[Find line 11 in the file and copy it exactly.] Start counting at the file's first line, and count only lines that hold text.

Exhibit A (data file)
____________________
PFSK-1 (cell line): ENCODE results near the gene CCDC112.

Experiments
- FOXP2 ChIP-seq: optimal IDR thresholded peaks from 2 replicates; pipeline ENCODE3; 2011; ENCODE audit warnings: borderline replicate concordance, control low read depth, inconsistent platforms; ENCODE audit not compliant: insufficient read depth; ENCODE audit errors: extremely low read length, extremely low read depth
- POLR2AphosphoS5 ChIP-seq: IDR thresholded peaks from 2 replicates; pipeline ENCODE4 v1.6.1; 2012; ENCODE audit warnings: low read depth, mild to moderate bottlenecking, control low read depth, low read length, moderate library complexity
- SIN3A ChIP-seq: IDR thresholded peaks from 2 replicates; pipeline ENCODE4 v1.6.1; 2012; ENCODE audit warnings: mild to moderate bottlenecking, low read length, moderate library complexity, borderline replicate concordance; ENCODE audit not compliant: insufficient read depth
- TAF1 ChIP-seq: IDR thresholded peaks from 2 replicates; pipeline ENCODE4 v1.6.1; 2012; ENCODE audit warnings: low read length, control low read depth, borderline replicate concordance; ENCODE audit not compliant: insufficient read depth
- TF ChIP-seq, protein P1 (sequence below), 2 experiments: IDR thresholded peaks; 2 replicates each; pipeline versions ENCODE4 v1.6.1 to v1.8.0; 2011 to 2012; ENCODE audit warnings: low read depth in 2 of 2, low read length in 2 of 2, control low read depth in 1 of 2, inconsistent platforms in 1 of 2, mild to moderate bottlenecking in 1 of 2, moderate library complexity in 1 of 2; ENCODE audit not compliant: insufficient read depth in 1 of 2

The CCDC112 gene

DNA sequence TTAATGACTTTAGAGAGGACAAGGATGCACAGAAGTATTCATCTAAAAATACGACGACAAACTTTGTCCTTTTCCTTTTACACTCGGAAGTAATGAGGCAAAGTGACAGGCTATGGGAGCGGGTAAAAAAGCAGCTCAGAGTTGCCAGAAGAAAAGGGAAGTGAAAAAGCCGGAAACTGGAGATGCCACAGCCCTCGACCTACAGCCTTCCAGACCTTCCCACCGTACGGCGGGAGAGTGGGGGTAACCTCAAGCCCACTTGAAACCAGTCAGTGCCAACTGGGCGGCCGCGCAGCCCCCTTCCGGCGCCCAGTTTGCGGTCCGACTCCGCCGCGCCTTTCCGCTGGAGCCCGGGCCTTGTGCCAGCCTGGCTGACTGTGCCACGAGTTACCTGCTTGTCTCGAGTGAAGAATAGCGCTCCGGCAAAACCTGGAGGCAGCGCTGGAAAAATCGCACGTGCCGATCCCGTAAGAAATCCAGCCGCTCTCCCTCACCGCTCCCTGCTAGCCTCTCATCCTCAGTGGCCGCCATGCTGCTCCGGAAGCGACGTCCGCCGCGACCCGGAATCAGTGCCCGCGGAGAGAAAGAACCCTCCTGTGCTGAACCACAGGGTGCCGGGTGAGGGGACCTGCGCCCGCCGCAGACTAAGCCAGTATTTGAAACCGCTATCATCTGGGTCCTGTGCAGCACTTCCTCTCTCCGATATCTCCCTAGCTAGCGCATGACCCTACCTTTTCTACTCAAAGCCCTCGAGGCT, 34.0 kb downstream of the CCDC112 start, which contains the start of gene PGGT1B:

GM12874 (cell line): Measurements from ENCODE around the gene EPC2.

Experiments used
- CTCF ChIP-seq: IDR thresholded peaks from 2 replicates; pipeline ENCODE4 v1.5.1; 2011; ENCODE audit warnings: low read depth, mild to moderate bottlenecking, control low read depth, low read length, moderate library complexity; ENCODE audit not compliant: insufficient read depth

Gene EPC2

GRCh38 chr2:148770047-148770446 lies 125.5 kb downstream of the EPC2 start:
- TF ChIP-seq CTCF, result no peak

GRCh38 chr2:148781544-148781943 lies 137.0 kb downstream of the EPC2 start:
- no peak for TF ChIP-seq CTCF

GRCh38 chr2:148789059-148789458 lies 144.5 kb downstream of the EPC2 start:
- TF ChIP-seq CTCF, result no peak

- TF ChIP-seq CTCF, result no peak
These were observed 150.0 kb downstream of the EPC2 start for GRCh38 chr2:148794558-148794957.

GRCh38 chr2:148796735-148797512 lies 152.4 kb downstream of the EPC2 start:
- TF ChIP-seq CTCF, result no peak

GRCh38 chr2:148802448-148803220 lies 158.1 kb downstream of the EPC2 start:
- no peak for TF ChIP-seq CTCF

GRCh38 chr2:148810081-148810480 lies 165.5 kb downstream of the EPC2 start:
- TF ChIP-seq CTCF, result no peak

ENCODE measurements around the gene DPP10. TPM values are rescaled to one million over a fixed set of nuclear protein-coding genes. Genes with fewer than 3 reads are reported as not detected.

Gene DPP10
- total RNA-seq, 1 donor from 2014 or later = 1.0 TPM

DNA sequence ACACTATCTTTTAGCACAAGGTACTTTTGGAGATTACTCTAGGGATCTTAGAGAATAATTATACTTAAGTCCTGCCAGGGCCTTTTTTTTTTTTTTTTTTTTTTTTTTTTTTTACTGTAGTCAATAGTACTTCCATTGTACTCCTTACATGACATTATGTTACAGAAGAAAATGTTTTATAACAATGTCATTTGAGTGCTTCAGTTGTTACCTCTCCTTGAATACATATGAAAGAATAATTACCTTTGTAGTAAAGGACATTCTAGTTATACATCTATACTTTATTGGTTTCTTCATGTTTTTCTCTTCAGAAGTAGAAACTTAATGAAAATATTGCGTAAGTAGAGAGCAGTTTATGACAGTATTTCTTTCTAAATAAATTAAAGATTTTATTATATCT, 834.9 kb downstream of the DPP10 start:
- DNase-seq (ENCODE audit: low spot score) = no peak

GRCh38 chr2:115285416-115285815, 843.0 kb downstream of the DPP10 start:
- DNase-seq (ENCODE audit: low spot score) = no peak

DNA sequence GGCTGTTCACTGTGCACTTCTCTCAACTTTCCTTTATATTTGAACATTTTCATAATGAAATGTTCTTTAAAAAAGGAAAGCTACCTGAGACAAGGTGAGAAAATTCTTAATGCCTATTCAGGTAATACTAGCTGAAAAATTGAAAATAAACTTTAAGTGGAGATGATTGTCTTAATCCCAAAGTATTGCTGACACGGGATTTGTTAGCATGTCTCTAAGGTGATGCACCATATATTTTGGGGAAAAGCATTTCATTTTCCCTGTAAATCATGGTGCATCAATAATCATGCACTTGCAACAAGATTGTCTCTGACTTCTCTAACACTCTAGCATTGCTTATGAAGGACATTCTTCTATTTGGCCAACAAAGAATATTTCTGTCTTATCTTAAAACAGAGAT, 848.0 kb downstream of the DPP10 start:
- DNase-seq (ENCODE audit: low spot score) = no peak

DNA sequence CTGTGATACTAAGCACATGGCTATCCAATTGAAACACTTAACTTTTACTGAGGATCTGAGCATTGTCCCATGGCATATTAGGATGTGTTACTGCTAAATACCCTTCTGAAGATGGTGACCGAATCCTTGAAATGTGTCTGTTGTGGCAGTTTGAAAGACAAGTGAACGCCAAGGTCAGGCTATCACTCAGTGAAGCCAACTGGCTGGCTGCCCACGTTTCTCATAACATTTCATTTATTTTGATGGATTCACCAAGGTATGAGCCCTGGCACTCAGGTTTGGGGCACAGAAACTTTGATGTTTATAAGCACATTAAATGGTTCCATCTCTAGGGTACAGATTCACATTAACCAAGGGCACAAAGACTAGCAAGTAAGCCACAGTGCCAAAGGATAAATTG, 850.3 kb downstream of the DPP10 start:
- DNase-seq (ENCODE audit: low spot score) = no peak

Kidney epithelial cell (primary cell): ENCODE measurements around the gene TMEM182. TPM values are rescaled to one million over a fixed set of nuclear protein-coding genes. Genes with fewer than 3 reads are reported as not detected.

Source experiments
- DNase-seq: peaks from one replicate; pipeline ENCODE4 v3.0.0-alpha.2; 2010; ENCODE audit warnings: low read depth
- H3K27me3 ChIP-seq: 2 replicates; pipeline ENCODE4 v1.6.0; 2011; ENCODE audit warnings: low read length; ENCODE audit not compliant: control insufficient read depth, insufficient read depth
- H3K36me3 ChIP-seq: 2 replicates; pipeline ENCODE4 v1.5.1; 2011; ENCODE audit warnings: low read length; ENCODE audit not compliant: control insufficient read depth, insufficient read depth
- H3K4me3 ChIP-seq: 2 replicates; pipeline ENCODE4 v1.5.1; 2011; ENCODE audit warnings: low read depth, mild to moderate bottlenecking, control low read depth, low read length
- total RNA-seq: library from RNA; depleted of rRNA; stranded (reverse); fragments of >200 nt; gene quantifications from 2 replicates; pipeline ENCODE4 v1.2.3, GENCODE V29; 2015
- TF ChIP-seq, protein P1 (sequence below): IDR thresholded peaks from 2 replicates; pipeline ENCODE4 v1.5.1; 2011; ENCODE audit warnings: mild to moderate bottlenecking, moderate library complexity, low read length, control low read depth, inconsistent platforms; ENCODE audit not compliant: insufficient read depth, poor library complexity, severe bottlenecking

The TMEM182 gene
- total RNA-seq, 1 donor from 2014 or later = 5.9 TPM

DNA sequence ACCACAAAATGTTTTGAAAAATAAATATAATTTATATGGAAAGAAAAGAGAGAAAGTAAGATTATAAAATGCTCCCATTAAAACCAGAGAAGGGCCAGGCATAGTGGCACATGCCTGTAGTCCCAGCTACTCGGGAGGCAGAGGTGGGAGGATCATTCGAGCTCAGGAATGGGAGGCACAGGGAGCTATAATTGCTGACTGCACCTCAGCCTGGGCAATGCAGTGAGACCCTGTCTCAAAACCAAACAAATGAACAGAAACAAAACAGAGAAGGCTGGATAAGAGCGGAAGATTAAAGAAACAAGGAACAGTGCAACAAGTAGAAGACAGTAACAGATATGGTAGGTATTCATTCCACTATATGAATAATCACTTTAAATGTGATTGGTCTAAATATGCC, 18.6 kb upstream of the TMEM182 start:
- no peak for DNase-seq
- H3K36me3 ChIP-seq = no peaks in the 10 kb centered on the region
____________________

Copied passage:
Experiments used